Monday, 23 January 2012



In 1915, the nation was temporarily transfixed by the 'Brides in the Bath' murders. At a time of such horror on the Western Front, George Joseph Smith's three murders were a talking point.

A man named as Henry Williams was arrested in London and charged with bigamy. After a whirlwind courtship, he had ‘married’ the genteel, Bessie Mundy, in August 1910, taking off within weeks with her savings. Over the next two years, using a variety of aliases, Williams pursued the same course with several women.

Then, in March 1912, perhaps by chance, he met Bessie again and she forgave him unhesitatingly. Off the couple went to Herne Bay where they set up house at 80 The High Street. This time they made wills in each other’s favour. On 10 July 1912, Williams took his wife to the doctor, concerned that she was having epileptic fits. She had not known that she was suffering fits until her husband told her but her husband explained to her that several nights, in bed, she had had a fit.. Three days later, Bessie was found drowned in a small zinc bath in front of the fire. The doctor had no doubt that she had had a fit. The widower arranged the funeral, asking for it to be ‘moderately carried out’ at the cost of seven guineas. The zinc bath, for which he had paid 37 shillings and 6 pence on approval, he returned later to the hardware store. Now affluent with the money from Bessie’s will, he purchased several houses in Bath and opened accounts in several names in various banks.

Two other women suffered a similar fate. First, Alice Burnham married him on 3 November 1913 and, heavily insured, died in a bath in Blackpool eight days later. She had the cheapest possible funeral. Moving on and calling himself John Lloyd, the constant widower met Margaret Lofty, a clergyman’s daughter with little cash but a good insurance prospect. They married on 17 December 1914 and the following evening, in Holloway, shortly after neighbours heard him singing ‘Nearer my God to Thee’ with harmonium accompaniment, she too was found in the bath. It was a too good a story for newspapermen to ignore. The headline ‘Bride’s Tragic Fate’ in the News of the World led Alice Burnham’s suddenly suspicious father to contact the police.

At the Old Bailey, George Joseph Smith, the ‘Brides in the Bath’ murderer, was tried for the murder of Bessie Mundy who had always believed herself to be Mrs Williams. It was demonstrated in court how, by pulling Bessie's heels, he had submerged her in the bath. Found guilty, Smith was executed at Maidstone Gaol on 13 August 1915.

But what has always stuck in my mind is the image of Smith going back to the hardware shop with the bath which he had on approval. How on earth can you buy a bath on approval? How on earth could he bring himself to return it One thing is sure, this second-hand salesman, was avaricious beyond measure. For his victim's coffins, nothing but the cheapest would satisfy him..

And then the business of singing 'Nearer my God to Thee.' This was to suggest that at that moment all was well in the house. Shortly after this Smith went out to buy something at the local shops and then, on his return, he went almost immediately to a neighbour to tell her that his wife had drowned in the bath. Actually, she was dead earlier than this, lying there while he sang the hymn. And was there a grim humour behind his choice of hymn? Or was he just so insensitive that he did not connect the words with the deed?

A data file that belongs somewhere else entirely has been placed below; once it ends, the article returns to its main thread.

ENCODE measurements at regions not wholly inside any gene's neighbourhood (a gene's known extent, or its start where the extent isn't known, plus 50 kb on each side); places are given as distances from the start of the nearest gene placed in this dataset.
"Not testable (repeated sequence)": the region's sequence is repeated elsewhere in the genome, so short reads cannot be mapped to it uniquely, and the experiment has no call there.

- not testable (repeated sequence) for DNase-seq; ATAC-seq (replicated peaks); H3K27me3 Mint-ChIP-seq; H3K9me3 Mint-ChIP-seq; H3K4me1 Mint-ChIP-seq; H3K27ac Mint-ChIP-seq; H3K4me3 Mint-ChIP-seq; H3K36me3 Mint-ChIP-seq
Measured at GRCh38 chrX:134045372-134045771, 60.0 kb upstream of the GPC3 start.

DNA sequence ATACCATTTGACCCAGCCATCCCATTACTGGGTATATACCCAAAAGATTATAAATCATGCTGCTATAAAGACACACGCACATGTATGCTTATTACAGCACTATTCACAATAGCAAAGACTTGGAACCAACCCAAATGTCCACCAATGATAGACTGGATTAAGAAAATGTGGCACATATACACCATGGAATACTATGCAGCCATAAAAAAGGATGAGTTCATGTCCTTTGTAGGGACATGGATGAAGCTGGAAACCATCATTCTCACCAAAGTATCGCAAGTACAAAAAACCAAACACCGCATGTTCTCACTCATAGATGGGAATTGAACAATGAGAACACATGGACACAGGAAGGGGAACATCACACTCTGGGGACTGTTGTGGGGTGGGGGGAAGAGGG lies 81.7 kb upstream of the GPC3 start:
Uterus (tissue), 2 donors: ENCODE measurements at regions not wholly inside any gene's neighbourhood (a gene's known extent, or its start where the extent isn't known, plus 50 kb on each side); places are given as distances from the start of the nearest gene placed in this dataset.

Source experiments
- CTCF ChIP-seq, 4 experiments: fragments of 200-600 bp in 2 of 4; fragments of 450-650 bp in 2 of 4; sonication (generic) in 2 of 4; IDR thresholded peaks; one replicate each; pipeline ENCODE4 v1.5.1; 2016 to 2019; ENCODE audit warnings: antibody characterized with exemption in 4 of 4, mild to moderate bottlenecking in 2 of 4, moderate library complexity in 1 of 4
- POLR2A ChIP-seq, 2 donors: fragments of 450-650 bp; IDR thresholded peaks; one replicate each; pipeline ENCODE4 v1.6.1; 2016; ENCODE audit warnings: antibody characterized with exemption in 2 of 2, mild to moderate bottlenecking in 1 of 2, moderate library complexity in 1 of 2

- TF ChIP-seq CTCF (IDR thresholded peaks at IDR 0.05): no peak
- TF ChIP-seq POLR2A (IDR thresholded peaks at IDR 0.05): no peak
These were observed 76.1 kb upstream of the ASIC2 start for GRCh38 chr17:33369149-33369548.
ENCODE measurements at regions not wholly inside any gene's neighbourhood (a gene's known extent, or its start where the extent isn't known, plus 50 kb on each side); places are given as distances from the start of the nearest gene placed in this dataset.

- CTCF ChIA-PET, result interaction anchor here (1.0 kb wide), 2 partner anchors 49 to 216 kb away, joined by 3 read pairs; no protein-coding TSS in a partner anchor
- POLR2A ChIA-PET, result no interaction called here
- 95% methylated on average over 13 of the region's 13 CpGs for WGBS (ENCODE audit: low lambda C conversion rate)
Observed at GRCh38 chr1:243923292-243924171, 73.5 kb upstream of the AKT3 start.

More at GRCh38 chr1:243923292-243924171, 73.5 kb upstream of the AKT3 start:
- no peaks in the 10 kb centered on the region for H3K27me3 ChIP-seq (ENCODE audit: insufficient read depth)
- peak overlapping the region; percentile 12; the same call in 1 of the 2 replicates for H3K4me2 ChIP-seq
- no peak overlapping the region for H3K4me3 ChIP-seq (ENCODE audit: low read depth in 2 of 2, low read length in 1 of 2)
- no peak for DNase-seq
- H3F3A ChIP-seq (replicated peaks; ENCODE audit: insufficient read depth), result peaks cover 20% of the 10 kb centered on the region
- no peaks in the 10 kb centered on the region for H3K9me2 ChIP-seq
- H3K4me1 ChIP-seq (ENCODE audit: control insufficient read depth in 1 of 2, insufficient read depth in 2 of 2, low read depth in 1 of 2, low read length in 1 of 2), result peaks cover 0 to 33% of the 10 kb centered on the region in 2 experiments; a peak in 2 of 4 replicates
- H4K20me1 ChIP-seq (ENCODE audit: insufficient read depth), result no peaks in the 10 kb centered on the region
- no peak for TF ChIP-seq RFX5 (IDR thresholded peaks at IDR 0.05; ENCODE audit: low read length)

And just a last question? Were there only three women who suffered in ths way? Smith toured the country, buying goods for his second-hand business. But from 1910 till 1915 did he meet only three gullible women? Does it not seem likely that this undoubted charmer - unprepossessing to look at though he was - attracted more such vulnerable ladies?

Monday, 2 January 2012



At the Sussex Assizes held in Chichester in March 1805, there were 29 prisoners for trial of whom 15 were sentenced to death. Their offences ranged from sheep stealing and the theft of bridles and saddles to the theft of £3 in notes by a 14 year old boy. None involved murder or manslaughter. Fifteen of those charged were sentenced to death but as was common, at the end of the Assizes, before the judges left town, they reprieved seven people.

But one decision on this occasion reveals something of our forefathers' attitudes. Certainly they were not thirsting for revenge. But this example shows that there was a concern that a condemned girl should have time to reflect on her offence and to make her peace with God before her execution. It is her state of mind, the hope that she will accept her punishment and ask for God's mercy, and not the ultimate price she will pay which most concerns the writer of the following passage in the Sussex Advertiser.

'The unhappy young woman, for the murder of her bastard child, was to have suffered on Thursday last, but being represented to the Judge that her mind was in a state of distraction from the effects of her sentence, he humanely granted her a respite...'

Note that. '...he humanely granted her a respite.' Not a reprieve.

The paragraph continues: '… until her mind should become more quiet, and she was better reconciled to her melancholy fate...'

As if the more time she had to ponder over what was going to happen to her so much the better for her!

'...but of this she betrays no symptoms, as her excessive perturbation continues, and shuts out all hope of consolation, and her death is, we hear, in consequence, daily expected.'

This account is not devoid of sympathy for the young woman but it clearly accepts, with some regret, that the law must run its course.

Enough to make you weep? Well, in reaching guilty verdicts and in handing down the ultimate punishment, both jurors and judges were known to weep. Small wonder.